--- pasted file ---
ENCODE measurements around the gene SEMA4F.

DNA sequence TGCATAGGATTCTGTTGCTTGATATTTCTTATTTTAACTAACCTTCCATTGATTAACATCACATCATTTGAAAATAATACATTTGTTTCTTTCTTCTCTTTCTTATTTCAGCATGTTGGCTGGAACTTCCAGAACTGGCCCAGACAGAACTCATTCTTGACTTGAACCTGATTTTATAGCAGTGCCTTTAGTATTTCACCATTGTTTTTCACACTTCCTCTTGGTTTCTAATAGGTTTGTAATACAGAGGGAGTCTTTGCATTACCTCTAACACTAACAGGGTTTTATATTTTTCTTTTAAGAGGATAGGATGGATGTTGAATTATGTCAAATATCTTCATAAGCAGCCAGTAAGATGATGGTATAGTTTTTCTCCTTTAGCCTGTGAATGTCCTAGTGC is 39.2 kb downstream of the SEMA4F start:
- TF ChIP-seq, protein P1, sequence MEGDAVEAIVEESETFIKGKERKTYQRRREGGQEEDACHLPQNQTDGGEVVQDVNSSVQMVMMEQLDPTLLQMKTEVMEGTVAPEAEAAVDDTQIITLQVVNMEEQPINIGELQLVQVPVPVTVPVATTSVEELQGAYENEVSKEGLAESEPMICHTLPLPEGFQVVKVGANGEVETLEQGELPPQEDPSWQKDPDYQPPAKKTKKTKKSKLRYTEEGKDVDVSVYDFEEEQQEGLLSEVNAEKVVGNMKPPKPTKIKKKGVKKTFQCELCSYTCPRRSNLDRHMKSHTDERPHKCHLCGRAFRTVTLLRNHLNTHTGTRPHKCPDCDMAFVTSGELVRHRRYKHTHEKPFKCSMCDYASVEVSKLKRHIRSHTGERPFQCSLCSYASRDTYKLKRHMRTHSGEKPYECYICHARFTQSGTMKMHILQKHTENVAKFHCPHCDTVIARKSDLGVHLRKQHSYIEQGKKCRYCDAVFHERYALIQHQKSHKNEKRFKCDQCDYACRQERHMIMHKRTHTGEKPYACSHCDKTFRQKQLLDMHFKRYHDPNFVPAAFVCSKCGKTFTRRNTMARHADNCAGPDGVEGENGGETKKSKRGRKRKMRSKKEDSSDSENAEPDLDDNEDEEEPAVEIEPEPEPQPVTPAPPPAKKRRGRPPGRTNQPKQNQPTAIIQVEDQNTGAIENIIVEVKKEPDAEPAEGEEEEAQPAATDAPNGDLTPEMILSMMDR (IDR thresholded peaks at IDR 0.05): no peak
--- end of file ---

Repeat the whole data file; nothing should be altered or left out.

ENCODE measurements around the gene SEMA4F.

DNA sequence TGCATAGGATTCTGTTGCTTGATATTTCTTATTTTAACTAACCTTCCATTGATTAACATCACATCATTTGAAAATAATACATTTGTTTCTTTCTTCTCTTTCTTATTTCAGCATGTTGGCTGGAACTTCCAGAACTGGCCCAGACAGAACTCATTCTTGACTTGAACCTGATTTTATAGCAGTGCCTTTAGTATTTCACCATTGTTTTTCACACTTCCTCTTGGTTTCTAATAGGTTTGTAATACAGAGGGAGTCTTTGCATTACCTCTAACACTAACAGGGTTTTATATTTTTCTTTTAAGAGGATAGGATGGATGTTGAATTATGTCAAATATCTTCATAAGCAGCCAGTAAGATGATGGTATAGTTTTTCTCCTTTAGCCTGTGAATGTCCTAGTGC is 39.2 kb downstream of the SEMA4F start:
- TF ChIP-seq, protein P1, sequence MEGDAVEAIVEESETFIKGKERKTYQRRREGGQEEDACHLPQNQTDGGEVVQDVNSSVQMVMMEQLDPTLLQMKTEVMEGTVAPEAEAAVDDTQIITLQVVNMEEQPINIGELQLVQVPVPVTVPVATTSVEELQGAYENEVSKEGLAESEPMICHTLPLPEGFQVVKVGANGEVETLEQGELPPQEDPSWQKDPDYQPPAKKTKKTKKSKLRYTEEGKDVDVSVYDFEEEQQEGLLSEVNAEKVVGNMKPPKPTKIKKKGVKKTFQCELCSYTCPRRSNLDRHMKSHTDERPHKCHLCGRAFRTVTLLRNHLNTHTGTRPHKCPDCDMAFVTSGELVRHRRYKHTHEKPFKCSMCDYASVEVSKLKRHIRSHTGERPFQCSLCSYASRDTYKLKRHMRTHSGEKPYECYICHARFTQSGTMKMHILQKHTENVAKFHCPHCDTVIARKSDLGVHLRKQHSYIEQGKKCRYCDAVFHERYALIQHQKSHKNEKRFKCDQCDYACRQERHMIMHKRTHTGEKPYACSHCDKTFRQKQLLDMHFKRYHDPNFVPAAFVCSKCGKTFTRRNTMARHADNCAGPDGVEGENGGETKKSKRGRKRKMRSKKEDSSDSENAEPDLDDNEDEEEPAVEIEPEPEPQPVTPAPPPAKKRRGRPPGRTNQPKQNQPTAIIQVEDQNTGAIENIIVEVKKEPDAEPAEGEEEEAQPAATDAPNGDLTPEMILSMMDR (IDR thresholded peaks at IDR 0.05): no peak